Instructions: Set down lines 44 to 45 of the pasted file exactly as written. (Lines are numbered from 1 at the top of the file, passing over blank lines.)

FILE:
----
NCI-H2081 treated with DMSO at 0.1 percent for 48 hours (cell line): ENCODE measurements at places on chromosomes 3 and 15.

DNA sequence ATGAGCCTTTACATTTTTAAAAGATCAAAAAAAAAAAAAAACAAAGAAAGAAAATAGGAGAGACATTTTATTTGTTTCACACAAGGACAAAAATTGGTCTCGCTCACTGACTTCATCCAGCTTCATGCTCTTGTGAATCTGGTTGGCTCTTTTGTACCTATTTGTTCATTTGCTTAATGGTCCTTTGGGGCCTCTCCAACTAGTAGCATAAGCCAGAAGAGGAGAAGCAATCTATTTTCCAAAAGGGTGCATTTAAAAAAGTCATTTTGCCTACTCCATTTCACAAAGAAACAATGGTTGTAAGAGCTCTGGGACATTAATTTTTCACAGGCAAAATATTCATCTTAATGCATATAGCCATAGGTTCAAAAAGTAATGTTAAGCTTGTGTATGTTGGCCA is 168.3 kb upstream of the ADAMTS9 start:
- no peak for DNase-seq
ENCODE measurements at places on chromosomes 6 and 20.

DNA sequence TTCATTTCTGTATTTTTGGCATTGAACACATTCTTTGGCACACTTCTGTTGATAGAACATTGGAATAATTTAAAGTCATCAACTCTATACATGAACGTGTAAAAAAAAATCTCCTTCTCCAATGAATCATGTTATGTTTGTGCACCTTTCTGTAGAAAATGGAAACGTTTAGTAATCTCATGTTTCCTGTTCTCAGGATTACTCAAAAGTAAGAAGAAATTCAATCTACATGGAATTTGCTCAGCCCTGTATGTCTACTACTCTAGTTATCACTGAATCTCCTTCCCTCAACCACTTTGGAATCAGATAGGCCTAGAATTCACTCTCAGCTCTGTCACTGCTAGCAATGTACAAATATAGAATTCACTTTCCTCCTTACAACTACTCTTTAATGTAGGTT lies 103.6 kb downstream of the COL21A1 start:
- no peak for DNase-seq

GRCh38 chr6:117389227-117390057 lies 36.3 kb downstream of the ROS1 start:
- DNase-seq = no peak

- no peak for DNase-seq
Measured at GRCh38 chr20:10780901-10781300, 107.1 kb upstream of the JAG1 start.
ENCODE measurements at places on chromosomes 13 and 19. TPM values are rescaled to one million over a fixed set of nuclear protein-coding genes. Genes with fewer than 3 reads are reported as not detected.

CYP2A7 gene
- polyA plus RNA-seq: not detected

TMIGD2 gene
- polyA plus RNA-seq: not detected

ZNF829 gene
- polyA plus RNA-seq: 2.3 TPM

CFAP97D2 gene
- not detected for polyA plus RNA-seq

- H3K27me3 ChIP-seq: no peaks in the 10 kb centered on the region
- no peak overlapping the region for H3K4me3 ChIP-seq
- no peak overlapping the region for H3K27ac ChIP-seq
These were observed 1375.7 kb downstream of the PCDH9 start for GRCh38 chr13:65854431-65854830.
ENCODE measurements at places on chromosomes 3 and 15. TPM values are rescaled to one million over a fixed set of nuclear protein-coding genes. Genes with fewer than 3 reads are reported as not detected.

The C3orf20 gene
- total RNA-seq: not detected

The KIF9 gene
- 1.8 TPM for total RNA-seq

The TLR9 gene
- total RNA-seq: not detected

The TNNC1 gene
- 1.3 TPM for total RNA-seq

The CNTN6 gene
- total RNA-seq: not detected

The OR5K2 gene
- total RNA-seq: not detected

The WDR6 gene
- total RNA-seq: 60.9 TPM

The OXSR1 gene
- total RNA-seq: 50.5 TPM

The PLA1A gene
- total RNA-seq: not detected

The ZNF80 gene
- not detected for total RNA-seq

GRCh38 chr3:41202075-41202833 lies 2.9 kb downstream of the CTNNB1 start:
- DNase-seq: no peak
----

- not detected for total RNA-seq

GRCh38 chr3:41202075-41202833 lies 2.9 kb downstream of the CTNNB1 start: